I recommend to read the Ana's article for more details.

share|improve this answer
1  
Nice solution.. –  Paulie_D Jan 18 '14 at 14:57
    
I'm not sure I understand the solution. What if I want to set the degrees to 236? If I change the 36deg value to 236deg it's not giving the expected result. –  Itay Gal Jan 18 '14 at 14:59
    
@ItayGal You might want to read this brilliant post by Ana Tudor. –  Lars Beck Jan 18 '14 at 15:49
    
When I try to use this equation for 120 degree it does not work.. Can you give me an example equation fro 120 deg please –  grvpanchal Nov 28 '14 at 14:24

See this to get an idea how to solve your problem.

<div class="circle"></div>

.circle{
    width: 100px;
    height: 100px;
    background-color: green;
    border-radius: 100px;
    position: relative;
}

.circle:before,
.circle:after {
    border: 50px solid white;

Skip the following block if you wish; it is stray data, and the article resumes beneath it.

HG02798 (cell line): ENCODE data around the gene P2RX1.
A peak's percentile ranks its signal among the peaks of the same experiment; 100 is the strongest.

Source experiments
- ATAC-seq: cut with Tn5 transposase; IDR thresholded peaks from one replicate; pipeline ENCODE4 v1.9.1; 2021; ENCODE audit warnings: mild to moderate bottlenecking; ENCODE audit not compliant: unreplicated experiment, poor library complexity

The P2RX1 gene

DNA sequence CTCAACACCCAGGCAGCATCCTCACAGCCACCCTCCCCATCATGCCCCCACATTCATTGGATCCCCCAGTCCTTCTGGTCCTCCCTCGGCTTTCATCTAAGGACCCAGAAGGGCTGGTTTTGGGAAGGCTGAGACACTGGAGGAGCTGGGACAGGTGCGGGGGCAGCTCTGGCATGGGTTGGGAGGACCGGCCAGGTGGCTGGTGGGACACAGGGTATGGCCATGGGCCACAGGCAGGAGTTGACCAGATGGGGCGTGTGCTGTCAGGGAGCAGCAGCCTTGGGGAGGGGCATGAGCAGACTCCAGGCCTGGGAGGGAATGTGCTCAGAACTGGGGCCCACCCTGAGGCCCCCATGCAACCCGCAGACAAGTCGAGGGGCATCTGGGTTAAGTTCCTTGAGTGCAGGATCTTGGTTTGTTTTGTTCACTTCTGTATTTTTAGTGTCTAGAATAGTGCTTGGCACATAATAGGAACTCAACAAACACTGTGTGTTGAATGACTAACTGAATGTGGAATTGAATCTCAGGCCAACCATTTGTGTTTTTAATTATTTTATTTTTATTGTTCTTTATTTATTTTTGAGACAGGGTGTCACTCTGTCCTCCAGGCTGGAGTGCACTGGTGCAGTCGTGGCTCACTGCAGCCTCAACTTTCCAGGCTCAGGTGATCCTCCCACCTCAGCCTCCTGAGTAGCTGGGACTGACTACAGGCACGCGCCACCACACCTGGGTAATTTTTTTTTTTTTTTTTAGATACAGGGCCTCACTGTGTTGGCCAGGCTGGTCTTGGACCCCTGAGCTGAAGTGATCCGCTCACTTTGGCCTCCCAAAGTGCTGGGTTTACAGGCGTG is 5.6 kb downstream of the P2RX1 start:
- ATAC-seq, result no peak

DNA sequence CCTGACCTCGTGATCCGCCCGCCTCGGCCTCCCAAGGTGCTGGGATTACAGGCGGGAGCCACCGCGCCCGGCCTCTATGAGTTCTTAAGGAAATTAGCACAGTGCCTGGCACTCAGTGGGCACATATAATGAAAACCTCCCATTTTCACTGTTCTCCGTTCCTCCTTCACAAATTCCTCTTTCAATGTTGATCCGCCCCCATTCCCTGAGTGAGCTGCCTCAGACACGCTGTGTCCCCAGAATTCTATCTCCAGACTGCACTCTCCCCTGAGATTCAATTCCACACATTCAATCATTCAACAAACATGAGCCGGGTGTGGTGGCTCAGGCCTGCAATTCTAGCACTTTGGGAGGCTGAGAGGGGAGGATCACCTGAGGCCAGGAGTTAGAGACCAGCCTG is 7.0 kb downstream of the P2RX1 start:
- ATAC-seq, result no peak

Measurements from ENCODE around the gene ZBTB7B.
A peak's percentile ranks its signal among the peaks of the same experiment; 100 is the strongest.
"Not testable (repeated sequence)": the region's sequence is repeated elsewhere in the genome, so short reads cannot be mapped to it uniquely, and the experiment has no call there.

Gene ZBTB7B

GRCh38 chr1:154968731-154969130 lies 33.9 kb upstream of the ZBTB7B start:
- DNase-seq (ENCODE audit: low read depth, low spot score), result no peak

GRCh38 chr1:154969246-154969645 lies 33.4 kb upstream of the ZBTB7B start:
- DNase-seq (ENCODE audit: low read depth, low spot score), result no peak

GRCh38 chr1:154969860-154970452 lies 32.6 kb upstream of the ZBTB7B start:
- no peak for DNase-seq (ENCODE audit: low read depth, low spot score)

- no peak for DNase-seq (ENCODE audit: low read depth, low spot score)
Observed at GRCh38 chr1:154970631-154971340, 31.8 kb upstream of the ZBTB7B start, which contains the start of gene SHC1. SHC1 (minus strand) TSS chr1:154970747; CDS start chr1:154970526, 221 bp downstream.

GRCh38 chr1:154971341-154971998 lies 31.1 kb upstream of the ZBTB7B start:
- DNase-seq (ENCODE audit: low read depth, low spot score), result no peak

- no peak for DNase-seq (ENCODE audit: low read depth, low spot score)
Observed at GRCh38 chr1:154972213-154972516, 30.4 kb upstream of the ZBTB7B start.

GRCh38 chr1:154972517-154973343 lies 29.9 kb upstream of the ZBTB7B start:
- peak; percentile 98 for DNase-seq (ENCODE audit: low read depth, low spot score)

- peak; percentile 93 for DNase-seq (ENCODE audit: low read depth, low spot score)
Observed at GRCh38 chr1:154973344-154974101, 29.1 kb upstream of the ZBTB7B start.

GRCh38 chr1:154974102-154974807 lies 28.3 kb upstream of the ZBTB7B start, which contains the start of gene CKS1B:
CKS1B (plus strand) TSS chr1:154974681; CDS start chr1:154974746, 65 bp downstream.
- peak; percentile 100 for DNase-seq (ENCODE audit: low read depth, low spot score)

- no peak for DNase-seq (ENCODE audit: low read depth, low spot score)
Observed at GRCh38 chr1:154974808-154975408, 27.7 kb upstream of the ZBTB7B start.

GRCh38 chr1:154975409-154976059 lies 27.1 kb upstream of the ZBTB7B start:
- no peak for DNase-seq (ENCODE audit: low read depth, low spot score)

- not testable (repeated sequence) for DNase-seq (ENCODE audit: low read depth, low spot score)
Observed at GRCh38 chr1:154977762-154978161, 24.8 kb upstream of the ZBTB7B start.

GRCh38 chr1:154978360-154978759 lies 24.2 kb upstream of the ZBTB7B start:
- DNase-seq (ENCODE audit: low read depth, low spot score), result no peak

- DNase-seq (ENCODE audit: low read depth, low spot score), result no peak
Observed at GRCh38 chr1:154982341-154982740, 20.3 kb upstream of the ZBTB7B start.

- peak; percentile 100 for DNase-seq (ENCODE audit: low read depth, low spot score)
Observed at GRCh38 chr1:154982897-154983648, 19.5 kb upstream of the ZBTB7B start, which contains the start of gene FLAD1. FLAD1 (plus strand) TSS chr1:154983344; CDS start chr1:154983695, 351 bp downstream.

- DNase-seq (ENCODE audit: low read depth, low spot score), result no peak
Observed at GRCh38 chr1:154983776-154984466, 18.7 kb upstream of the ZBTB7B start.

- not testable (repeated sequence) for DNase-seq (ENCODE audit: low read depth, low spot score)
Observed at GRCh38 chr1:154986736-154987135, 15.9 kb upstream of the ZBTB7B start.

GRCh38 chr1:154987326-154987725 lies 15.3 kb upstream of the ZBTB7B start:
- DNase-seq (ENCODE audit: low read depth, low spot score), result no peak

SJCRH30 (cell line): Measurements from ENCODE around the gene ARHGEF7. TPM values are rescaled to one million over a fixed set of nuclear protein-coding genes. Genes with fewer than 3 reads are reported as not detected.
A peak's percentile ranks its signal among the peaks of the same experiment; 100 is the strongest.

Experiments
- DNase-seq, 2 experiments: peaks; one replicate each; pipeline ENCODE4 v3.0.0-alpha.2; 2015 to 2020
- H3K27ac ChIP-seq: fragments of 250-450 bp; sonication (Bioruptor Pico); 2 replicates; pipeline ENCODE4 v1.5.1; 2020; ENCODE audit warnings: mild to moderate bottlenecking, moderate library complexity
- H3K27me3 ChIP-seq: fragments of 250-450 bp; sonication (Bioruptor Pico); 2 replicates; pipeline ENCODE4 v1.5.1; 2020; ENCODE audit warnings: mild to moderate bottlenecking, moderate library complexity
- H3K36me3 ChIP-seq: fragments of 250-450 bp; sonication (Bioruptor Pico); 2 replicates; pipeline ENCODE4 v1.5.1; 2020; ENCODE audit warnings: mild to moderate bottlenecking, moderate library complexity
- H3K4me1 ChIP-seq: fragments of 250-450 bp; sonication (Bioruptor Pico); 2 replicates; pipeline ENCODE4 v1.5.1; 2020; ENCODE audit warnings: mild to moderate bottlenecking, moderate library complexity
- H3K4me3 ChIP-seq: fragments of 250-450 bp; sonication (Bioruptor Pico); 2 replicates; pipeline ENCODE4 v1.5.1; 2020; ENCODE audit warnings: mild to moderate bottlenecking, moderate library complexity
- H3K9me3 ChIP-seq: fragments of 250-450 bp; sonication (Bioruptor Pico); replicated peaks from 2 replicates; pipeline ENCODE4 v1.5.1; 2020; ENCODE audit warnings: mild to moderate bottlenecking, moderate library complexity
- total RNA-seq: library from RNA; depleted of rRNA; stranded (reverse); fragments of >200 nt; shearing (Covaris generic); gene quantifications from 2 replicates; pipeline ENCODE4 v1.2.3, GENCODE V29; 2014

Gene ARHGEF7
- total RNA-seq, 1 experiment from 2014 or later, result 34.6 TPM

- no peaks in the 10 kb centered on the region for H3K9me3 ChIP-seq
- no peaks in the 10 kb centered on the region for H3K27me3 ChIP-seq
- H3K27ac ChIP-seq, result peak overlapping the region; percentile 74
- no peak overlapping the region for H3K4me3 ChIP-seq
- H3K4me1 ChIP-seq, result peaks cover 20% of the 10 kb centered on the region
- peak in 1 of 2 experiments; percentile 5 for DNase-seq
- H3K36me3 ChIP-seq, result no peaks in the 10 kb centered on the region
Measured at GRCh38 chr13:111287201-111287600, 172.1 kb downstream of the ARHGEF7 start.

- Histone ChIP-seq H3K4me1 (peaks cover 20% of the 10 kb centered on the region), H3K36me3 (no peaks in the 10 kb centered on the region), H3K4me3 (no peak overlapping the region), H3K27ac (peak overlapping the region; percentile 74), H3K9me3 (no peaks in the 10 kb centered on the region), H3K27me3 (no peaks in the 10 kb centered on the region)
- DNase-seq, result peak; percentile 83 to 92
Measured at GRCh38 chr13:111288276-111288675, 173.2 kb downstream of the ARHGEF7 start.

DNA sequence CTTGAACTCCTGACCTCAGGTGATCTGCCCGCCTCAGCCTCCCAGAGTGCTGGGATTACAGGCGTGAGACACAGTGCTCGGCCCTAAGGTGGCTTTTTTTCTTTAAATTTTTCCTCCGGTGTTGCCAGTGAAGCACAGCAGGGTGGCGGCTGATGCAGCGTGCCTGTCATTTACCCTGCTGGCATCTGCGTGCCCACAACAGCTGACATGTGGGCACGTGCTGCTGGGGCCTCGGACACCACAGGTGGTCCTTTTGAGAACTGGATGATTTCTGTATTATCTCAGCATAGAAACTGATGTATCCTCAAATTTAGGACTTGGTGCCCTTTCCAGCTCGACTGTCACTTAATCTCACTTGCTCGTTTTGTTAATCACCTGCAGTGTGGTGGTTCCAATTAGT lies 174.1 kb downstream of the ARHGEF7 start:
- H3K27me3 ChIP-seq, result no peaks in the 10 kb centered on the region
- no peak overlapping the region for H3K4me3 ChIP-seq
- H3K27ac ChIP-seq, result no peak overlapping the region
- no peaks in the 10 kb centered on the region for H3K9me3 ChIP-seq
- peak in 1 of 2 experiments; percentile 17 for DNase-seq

border-color: transparent transparent white white;
    border-radius: 100px;
    content: '';
    height: 0;
    position: absolute;
    top: 0;
    left: 0;
    width: 0;
    /* this is to have it white from 180 to 360 degrees on the left side */
    transform:rotate(45deg);
    -ms-transform:rotate(45deg); /* IE 9 */
    -webkit-transform:rotate(45deg); /* Safari and Chrome */
}

/* the green sector is now 180 minus 45 plus 0 degree */
.circle:after {
    transform:rotate(0deg);
    -ms-transform:rotate(0deg); /* IE 9 */
    -webkit-transform:rotate(0deg); /* Safari and Chrome */
}

/* the green sector is now 180 minus 45 plus -75 degree */